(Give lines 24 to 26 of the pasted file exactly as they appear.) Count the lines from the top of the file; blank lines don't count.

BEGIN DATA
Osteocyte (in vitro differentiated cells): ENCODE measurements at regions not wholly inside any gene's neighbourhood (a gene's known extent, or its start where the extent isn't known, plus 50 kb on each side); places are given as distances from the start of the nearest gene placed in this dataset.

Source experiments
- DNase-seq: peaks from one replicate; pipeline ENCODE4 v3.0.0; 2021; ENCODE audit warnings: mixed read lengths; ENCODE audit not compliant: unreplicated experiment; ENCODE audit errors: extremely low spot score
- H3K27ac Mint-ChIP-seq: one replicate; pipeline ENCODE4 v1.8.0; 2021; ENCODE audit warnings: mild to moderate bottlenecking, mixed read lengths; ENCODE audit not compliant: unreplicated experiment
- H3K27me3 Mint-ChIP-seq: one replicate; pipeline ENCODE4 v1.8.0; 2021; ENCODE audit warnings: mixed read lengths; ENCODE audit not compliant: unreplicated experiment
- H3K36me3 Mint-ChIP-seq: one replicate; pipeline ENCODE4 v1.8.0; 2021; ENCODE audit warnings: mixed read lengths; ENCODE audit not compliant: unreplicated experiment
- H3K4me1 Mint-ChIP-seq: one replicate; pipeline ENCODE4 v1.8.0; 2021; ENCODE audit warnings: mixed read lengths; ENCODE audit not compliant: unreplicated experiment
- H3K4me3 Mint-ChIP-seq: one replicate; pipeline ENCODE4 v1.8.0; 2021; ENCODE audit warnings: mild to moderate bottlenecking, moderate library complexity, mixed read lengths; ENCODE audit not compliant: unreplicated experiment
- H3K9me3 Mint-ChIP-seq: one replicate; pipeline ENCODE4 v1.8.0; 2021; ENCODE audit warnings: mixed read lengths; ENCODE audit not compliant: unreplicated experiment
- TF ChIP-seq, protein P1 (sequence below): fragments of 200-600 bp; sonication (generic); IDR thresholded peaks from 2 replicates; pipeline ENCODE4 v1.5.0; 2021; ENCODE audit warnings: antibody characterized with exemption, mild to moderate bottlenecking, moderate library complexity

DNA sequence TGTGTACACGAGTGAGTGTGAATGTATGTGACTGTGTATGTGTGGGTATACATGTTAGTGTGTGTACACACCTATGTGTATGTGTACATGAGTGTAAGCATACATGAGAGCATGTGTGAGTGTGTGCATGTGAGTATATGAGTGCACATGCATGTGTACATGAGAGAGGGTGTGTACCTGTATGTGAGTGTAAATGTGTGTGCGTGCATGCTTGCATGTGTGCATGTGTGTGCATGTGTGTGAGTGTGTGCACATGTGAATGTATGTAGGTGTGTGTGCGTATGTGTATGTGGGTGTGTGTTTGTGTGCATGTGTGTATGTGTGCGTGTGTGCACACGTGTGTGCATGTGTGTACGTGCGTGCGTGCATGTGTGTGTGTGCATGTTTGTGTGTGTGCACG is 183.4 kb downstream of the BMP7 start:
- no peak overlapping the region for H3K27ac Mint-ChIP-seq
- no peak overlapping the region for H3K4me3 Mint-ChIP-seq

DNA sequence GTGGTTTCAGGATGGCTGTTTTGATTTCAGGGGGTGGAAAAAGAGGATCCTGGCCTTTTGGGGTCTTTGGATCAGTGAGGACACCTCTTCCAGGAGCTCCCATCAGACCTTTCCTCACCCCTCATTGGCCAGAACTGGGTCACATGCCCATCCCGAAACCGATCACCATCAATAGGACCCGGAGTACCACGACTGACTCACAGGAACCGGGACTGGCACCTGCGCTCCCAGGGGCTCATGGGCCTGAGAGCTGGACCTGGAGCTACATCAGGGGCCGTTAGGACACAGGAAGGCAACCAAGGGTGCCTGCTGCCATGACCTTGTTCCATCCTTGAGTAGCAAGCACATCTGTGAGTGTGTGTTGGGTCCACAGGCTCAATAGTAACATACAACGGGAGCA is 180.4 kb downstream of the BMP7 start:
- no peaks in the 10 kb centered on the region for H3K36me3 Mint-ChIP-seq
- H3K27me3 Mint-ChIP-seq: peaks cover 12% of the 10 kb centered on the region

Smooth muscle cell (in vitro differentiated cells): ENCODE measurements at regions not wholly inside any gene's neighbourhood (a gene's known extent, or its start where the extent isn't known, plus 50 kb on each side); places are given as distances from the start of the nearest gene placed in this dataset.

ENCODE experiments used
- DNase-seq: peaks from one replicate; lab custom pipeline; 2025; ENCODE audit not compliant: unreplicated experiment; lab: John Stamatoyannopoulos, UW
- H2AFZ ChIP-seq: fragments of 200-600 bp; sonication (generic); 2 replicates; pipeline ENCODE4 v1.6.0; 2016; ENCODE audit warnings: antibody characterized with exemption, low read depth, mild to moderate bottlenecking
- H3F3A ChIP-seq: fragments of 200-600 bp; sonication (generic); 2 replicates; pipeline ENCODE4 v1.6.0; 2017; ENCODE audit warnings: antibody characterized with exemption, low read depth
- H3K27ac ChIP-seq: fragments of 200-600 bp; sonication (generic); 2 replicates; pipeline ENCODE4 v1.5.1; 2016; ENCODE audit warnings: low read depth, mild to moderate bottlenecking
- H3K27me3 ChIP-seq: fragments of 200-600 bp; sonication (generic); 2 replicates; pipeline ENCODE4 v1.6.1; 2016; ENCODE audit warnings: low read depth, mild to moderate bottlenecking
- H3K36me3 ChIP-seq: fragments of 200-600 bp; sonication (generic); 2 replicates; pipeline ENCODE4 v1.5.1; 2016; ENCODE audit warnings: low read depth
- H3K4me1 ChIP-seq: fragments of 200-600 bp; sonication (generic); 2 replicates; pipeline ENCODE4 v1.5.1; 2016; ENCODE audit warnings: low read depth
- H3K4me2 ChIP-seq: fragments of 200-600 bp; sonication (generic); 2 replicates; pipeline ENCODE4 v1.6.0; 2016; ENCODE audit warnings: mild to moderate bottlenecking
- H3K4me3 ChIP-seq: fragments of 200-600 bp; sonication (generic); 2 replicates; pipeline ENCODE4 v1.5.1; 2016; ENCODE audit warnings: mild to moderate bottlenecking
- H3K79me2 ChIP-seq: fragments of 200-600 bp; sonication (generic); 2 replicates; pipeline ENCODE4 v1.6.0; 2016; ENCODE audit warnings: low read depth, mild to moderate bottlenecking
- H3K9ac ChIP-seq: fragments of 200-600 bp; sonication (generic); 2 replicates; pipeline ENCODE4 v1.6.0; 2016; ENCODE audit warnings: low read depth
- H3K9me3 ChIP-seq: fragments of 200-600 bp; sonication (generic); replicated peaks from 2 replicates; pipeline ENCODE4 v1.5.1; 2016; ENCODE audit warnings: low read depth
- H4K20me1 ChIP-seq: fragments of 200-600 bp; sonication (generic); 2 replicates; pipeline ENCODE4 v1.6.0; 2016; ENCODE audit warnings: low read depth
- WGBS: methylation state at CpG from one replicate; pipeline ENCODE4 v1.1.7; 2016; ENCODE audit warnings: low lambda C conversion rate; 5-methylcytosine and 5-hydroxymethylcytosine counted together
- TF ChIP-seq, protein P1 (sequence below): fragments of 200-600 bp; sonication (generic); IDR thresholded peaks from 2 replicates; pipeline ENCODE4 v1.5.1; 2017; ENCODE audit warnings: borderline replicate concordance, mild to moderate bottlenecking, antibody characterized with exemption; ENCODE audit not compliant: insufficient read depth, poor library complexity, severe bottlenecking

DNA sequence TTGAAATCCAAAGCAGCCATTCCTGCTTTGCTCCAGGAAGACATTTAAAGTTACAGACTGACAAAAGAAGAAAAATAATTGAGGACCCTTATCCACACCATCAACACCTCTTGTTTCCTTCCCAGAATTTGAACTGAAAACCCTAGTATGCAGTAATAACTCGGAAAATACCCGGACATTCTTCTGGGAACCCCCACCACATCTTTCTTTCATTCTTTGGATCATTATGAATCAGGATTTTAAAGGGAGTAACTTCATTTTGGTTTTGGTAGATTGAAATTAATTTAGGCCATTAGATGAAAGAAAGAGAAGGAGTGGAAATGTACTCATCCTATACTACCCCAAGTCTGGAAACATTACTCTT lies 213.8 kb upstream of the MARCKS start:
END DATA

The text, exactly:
- H3K36me3 ChIP-seq: fragments of 200-600 bp; sonication (generic); 2 replicates; pipeline ENCODE4 v1.5.1; 2016; ENCODE audit warnings: low read depth
- H3K4me1 ChIP-seq: fragments of 200-600 bp; sonication (generic); 2 replicates; pipeline ENCODE4 v1.5.1; 2016; ENCODE audit warnings: low read depth
- H3K4me2 ChIP-seq: fragments of 200-600 bp; sonication (generic); 2 replicates; pipeline ENCODE4 v1.6.0; 2016; ENCODE audit warnings: mild to moderate bottlenecking